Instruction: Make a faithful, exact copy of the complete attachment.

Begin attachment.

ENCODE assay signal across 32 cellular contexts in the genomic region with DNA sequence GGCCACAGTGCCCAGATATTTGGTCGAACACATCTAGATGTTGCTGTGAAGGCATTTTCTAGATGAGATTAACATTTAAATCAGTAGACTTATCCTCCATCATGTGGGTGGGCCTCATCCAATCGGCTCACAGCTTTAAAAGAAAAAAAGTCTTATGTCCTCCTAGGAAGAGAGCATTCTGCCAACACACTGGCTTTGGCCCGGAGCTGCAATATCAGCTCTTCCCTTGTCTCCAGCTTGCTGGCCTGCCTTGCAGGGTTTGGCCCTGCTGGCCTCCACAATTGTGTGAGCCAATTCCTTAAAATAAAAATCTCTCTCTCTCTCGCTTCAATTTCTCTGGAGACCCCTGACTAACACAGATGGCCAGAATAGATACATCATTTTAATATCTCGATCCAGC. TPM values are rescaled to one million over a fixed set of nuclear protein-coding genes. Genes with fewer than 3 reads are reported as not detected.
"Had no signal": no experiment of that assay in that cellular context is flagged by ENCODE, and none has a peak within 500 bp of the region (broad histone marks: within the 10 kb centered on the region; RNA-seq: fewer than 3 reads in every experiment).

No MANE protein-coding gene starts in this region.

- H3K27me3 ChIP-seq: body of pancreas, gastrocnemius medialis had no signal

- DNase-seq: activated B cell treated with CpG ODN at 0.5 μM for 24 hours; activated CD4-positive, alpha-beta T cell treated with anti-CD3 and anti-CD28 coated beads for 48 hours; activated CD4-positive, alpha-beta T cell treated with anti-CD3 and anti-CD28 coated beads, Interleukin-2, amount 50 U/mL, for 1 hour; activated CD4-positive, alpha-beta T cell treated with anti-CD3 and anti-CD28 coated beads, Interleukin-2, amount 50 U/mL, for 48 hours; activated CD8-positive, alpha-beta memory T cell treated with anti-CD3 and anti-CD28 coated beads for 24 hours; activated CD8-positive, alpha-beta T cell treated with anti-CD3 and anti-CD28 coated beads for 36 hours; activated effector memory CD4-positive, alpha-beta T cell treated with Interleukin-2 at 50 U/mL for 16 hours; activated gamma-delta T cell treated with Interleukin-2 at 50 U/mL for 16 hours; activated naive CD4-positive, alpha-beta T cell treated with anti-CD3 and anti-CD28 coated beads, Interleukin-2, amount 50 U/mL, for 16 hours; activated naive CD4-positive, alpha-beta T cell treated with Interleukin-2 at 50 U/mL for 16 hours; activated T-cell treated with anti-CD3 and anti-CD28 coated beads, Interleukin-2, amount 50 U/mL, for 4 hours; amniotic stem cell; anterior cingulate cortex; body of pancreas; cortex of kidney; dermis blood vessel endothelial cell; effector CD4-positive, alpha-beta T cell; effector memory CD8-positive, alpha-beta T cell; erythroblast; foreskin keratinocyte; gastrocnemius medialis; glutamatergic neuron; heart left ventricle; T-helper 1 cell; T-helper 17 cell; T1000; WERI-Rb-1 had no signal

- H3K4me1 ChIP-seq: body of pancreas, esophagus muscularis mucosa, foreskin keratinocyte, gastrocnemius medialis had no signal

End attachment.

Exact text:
ENCODE assay signal across 32 cellular contexts in the genomic region with DNA sequence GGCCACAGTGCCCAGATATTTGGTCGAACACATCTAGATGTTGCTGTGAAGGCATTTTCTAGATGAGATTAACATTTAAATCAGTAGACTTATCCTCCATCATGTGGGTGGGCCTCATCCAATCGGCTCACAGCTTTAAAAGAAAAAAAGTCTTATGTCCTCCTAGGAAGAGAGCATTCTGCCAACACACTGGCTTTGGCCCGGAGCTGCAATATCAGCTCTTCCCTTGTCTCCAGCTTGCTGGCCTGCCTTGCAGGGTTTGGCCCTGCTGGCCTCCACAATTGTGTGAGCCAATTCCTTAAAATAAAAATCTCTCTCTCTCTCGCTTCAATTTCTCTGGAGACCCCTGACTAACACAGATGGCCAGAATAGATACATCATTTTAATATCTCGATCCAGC. TPM values are rescaled to one million over a fixed set of nuclear protein-coding genes. Genes with fewer than 3 reads are reported as not detected.
"Had no signal": no experiment of that assay in that cellular context is flagged by ENCODE, and none has a peak within 500 bp of the region (broad histone marks: within the 10 kb centered on the region; RNA-seq: fewer than 3 reads in every experiment).

No MANE protein-coding gene starts in this region.

- H3K27me3 ChIP-seq: body of pancreas, gastrocnemius medialis had no signal

- DNase-seq: activated B cell treated with CpG ODN at 0.5 μM for 24 hours; activated CD4-positive, alpha-beta T cell treated with anti-CD3 and anti-CD28 coated beads for 48 hours; activated CD4-positive, alpha-beta T cell treated with anti-CD3 and anti-CD28 coated beads, Interleukin-2, amount 50 U/mL, for 1 hour; activated CD4-positive, alpha-beta T cell treated with anti-CD3 and anti-CD28 coated beads, Interleukin-2, amount 50 U/mL, for 48 hours; activated CD8-positive, alpha-beta memory T cell treated with anti-CD3 and anti-CD28 coated beads for 24 hours; activated CD8-positive, alpha-beta T cell treated with anti-CD3 and anti-CD28 coated beads for 36 hours; activated effector memory CD4-positive, alpha-beta T cell treated with Interleukin-2 at 50 U/mL for 16 hours; activated gamma-delta T cell treated with Interleukin-2 at 50 U/mL for 16 hours; activated naive CD4-positive, alpha-beta T cell treated with anti-CD3 and anti-CD28 coated beads, Interleukin-2, amount 50 U/mL, for 16 hours; activated naive CD4-positive, alpha-beta T cell treated with Interleukin-2 at 50 U/mL for 16 hours; activated T-cell treated with anti-CD3 and anti-CD28 coated beads, Interleukin-2, amount 50 U/mL, for 4 hours; amniotic stem cell; anterior cingulate cortex; body of pancreas; cortex of kidney; dermis blood vessel endothelial cell; effector CD4-positive, alpha-beta T cell; effector memory CD8-positive, alpha-beta T cell; erythroblast; foreskin keratinocyte; gastrocnemius medialis; glutamatergic neuron; heart left ventricle; T-helper 1 cell; T-helper 17 cell; T1000; WERI-Rb-1 had no signal

- H3K4me1 ChIP-seq: body of pancreas, esophagus muscularis mucosa, foreskin keratinocyte, gastrocnemius medialis had no signal